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Veterinarians have long been stumped by the high prevalence of kidney disease in cats. While some cases are tied to specific illness such as arterial hypertension, pyelonephritis (infections), or toxicities, most causes of chronic renal failure in cats remain undetermined. So when feline vaccine research at Colorado State University showed some interesting anomalies in feline blood samples, researchers were intrigued and began to ask some questions that are in the process of being answered.
“Cats commonly go into chronic kidney failure, especially older cats, and we’ve been asking ourselves for a long time, what goes wrong, what kills these kidneys over time?” said Dr. Michael Lappin, Professor in the Department of Clinical Sciences and the Kenneth W. Smith Professor in Small Animal Clinical Medicine. “Most cats that die of kidney failure without a known cause have infiltrations of lymphocytes and plasma cells in the kidney tissues. These cells can indicate an immune reaction.”
In the 1970s, it was discovered that a cell line derived from a cat kidney – the Crandall-Reese feline kidney (CRFK) cell line – could be used to grow feline viruses like feline herpesvirus1 (FHV-1), calicivirus, and panleukopenia. Some vaccine manufacturers began using the CRFK cell line to grow the viruses and then used them in a combined vaccine (FVRCP vaccine). In general, veterinarians administer the FVRCP vaccines to cats approximately three times as kittens with a booster at one year and, after that, boosters every one to three years. The use of the FVRCP vaccination program has helped save many feline lives by inducing great immunity to these three dangerous viruses.
During the course of a Colorado State University and Heska Corporation collaborative study to determine if blood tests could be used to assess the need for vaccines, researchers made an interesting discovery that related to the commonly used FVRCP vaccine.
“The vaccine companies are doing a great job making pure and effi cacious vaccines,” said Dr. Lappin. “However, when FVRCP vaccines are made, each dose is contaminated with just a little bit of cell culture. What we discovered recently was that cats not only develop antibodies to the viruses in the vaccine, which is our intent, but they also develop antibodies to the cell culture – a culture based on a feline kidney cell line. And that’s where we have to begin to ask some very intriguing questions. In particular, is it possible that overvaccination induces antibodies that are associated with immune-mediated feline kidney disease?”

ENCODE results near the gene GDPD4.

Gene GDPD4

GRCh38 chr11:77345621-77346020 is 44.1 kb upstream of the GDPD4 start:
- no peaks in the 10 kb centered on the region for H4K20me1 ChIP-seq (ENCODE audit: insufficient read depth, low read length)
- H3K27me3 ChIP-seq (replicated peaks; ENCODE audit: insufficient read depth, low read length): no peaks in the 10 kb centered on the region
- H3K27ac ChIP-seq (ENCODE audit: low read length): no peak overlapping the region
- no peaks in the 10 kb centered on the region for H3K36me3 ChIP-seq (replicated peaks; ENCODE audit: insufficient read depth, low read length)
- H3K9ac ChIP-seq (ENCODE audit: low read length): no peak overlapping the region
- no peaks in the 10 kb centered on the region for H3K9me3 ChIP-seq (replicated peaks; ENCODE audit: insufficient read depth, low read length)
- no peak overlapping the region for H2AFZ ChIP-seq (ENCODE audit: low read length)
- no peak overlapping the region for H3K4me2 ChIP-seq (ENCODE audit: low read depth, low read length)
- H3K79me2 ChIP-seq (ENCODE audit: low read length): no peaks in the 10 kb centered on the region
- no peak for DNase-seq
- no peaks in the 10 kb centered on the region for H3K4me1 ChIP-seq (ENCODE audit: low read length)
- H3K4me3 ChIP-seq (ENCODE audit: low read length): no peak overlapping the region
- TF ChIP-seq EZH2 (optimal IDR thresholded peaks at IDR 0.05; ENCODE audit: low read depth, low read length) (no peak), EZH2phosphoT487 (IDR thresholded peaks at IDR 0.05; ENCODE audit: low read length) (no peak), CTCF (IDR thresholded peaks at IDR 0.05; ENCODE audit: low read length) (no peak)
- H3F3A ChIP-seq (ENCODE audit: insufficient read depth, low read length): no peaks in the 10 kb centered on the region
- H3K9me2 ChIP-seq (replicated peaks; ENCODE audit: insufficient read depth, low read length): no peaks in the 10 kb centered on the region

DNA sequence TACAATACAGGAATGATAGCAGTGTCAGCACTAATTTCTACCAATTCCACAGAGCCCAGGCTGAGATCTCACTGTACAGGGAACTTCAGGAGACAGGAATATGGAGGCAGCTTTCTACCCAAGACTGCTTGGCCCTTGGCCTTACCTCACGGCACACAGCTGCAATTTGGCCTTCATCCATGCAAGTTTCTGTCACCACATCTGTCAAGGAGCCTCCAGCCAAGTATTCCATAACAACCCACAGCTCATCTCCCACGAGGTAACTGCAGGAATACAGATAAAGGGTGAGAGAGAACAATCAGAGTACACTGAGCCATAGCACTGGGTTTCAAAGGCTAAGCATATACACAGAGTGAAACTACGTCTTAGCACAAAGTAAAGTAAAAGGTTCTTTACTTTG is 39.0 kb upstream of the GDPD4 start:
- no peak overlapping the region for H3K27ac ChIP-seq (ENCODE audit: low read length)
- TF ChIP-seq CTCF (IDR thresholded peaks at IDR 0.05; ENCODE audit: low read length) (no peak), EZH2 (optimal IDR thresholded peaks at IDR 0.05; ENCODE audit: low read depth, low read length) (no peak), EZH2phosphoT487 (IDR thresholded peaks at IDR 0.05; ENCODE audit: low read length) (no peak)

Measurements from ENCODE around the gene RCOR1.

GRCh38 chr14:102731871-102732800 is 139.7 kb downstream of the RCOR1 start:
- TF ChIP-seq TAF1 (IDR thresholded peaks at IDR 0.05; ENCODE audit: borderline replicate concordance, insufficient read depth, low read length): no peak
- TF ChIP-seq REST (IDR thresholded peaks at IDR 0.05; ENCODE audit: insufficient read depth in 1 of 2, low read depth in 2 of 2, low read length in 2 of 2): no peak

An early proof concept study conducted in Dr. Lappin’s laboratory as a collaboration between Colorado State University and the Heska Corporation showed the development of CRFK antibodies in cats after administration of injectable FVRCP vaccines. In some cats, these antibodies reacted with cat kidney cell extracts as well. But just because cats are producing antibodies to the CRFK proteins and cat kidney cell extracts does not mean those antibodies are causing illnesses or the deterioration of a cat’s kidney health. Dr. Lappin said much work remains to be done before associations like that can be made. In a grant recently funded by the Heska Corporation, a more in-depth approach should begin to provide some answers. Dr. Lappin and Dr. Jacqueline Whittemore will study which feline tissues react with anti-CRFK antibodies; determine the concentrations of CRFK proteins in all commercially available FVRCP vaccines; and determine if the presence of CRFK or feline kidney cell antibodies are associated with the development of particular illnesses in cats including kidney failure, uveitis, pancreatitis, and hyperthyroidism.
Concerns regarding over-vaccination have led the American Association of Feline Practitioners to adjust the vaccine schedule for FVRCP to once every three years after the kitten series and one year booster. However, it is very important for each cat to be treated as an individual. Owners should bring their cats to their veterinarian every year for a health check-up and to determine an optimal vaccination plan. In other studies, Dr. Lappin worked closely with the Heska Corporation to develop a veterinary-market blood test so veterinarians can test patients to see if vaccine boosters are necessary at the time of a cat’s annual check-up rather than just arbitrarily vaccinating.
For additional information on these studies or if you are interested in finding out how you can support Dr. Lappin’s work, contact Dr. Lappin at (970) 221-4535.